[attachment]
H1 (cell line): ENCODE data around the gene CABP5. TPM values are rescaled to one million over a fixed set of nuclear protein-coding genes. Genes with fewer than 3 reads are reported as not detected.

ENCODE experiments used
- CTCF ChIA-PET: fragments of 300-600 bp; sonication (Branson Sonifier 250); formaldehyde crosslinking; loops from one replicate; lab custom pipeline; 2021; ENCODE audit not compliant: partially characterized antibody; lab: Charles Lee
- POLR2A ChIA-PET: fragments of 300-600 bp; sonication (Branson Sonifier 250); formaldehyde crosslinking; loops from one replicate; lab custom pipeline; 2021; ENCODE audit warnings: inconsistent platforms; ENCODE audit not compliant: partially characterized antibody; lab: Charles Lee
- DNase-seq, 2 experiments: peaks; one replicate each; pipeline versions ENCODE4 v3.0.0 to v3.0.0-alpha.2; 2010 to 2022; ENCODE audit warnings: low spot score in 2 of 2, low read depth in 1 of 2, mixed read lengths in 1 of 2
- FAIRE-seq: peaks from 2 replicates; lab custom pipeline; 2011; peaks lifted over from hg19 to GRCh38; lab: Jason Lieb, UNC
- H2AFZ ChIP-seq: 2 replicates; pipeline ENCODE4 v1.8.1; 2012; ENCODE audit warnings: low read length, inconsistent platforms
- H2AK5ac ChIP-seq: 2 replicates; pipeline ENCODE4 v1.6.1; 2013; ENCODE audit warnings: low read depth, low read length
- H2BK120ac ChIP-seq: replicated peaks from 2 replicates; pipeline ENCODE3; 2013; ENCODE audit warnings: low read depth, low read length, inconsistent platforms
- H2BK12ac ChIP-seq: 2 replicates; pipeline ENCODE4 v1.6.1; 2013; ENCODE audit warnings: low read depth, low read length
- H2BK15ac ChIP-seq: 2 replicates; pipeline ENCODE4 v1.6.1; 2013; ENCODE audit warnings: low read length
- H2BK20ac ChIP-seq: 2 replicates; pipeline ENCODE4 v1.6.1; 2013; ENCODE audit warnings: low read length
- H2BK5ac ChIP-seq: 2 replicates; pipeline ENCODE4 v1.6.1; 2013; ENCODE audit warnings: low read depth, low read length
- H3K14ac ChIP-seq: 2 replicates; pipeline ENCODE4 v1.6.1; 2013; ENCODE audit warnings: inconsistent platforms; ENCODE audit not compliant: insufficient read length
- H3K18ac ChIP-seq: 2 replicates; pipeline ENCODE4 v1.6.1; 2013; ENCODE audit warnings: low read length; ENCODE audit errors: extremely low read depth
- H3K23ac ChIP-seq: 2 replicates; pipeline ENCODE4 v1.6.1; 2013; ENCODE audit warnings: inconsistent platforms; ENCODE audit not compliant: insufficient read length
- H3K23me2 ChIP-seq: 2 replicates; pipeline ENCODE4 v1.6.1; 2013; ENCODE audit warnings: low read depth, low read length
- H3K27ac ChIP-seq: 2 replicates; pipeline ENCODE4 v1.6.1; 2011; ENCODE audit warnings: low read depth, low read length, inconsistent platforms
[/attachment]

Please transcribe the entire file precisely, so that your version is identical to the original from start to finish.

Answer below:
H1 (cell line): ENCODE data around the gene CABP5. TPM values are rescaled to one million over a fixed set of nuclear protein-coding genes. Genes with fewer than 3 reads are reported as not detected.

ENCODE experiments used
- CTCF ChIA-PET: fragments of 300-600 bp; sonication (Branson Sonifier 250); formaldehyde crosslinking; loops from one replicate; lab custom pipeline; 2021; ENCODE audit not compliant: partially characterized antibody; lab: Charles Lee
- POLR2A ChIA-PET: fragments of 300-600 bp; sonication (Branson Sonifier 250); formaldehyde crosslinking; loops from one replicate; lab custom pipeline; 2021; ENCODE audit warnings: inconsistent platforms; ENCODE audit not compliant: partially characterized antibody; lab: Charles Lee
- DNase-seq, 2 experiments: peaks; one replicate each; pipeline versions ENCODE4 v3.0.0 to v3.0.0-alpha.2; 2010 to 2022; ENCODE audit warnings: low spot score in 2 of 2, low read depth in 1 of 2, mixed read lengths in 1 of 2
- FAIRE-seq: peaks from 2 replicates; lab custom pipeline; 2011; peaks lifted over from hg19 to GRCh38; lab: Jason Lieb, UNC
- H2AFZ ChIP-seq: 2 replicates; pipeline ENCODE4 v1.8.1; 2012; ENCODE audit warnings: low read length, inconsistent platforms
- H2AK5ac ChIP-seq: 2 replicates; pipeline ENCODE4 v1.6.1; 2013; ENCODE audit warnings: low read depth, low read length
- H2BK120ac ChIP-seq: replicated peaks from 2 replicates; pipeline ENCODE3; 2013; ENCODE audit warnings: low read depth, low read length, inconsistent platforms
- H2BK12ac ChIP-seq: 2 replicates; pipeline ENCODE4 v1.6.1; 2013; ENCODE audit warnings: low read depth, low read length
- H2BK15ac ChIP-seq: 2 replicates; pipeline ENCODE4 v1.6.1; 2013; ENCODE audit warnings: low read length
- H2BK20ac ChIP-seq: 2 replicates; pipeline ENCODE4 v1.6.1; 2013; ENCODE audit warnings: low read length
- H2BK5ac ChIP-seq: 2 replicates; pipeline ENCODE4 v1.6.1; 2013; ENCODE audit warnings: low read depth, low read length
- H3K14ac ChIP-seq: 2 replicates; pipeline ENCODE4 v1.6.1; 2013; ENCODE audit warnings: inconsistent platforms; ENCODE audit not compliant: insufficient read length
- H3K18ac ChIP-seq: 2 replicates; pipeline ENCODE4 v1.6.1; 2013; ENCODE audit warnings: low read length; ENCODE audit errors: extremely low read depth
- H3K23ac ChIP-seq: 2 replicates; pipeline ENCODE4 v1.6.1; 2013; ENCODE audit warnings: inconsistent platforms; ENCODE audit not compliant: insufficient read length
- H3K23me2 ChIP-seq: 2 replicates; pipeline ENCODE4 v1.6.1; 2013; ENCODE audit warnings: low read depth, low read length
- H3K27ac ChIP-seq: 2 replicates; pipeline ENCODE4 v1.6.1; 2011; ENCODE audit warnings: low read depth, low read length, inconsistent platforms